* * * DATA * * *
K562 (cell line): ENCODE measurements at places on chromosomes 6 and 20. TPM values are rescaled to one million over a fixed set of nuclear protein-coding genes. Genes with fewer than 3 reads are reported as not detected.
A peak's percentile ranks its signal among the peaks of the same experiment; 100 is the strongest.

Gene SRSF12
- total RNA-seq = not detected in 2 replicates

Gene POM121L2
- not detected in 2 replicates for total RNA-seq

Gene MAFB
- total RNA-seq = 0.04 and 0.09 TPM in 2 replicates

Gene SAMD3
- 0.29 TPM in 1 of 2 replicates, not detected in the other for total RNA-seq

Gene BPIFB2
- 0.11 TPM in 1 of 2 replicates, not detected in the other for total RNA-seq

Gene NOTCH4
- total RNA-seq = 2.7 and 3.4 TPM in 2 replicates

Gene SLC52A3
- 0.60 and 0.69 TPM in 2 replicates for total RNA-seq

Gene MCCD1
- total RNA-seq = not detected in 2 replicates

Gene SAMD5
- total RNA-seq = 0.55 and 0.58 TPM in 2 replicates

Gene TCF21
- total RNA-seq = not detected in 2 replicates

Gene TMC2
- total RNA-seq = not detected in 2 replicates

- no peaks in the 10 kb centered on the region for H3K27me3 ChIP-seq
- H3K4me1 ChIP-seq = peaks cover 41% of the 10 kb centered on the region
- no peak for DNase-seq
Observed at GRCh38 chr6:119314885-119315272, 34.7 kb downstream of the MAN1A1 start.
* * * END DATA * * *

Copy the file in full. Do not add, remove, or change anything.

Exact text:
K562 (cell line): ENCODE measurements at places on chromosomes 6 and 20. TPM values are rescaled to one million over a fixed set of nuclear protein-coding genes. Genes with fewer than 3 reads are reported as not detected.
A peak's percentile ranks its signal among the peaks of the same experiment; 100 is the strongest.

Gene SRSF12
- total RNA-seq = not detected in 2 replicates

Gene POM121L2
- not detected in 2 replicates for total RNA-seq

Gene MAFB
- total RNA-seq = 0.04 and 0.09 TPM in 2 replicates

Gene SAMD3
- 0.29 TPM in 1 of 2 replicates, not detected in the other for total RNA-seq

Gene BPIFB2
- 0.11 TPM in 1 of 2 replicates, not detected in the other for total RNA-seq

Gene NOTCH4
- total RNA-seq = 2.7 and 3.4 TPM in 2 replicates

Gene SLC52A3
- 0.60 and 0.69 TPM in 2 replicates for total RNA-seq

Gene MCCD1
- total RNA-seq = not detected in 2 replicates

Gene SAMD5
- total RNA-seq = 0.55 and 0.58 TPM in 2 replicates

Gene TCF21
- total RNA-seq = not detected in 2 replicates

Gene TMC2
- total RNA-seq = not detected in 2 replicates

- no peaks in the 10 kb centered on the region for H3K27me3 ChIP-seq
- H3K4me1 ChIP-seq = peaks cover 41% of the 10 kb centered on the region
- no peak for DNase-seq
Observed at GRCh38 chr6:119314885-119315272, 34.7 kb downstream of the MAN1A1 start.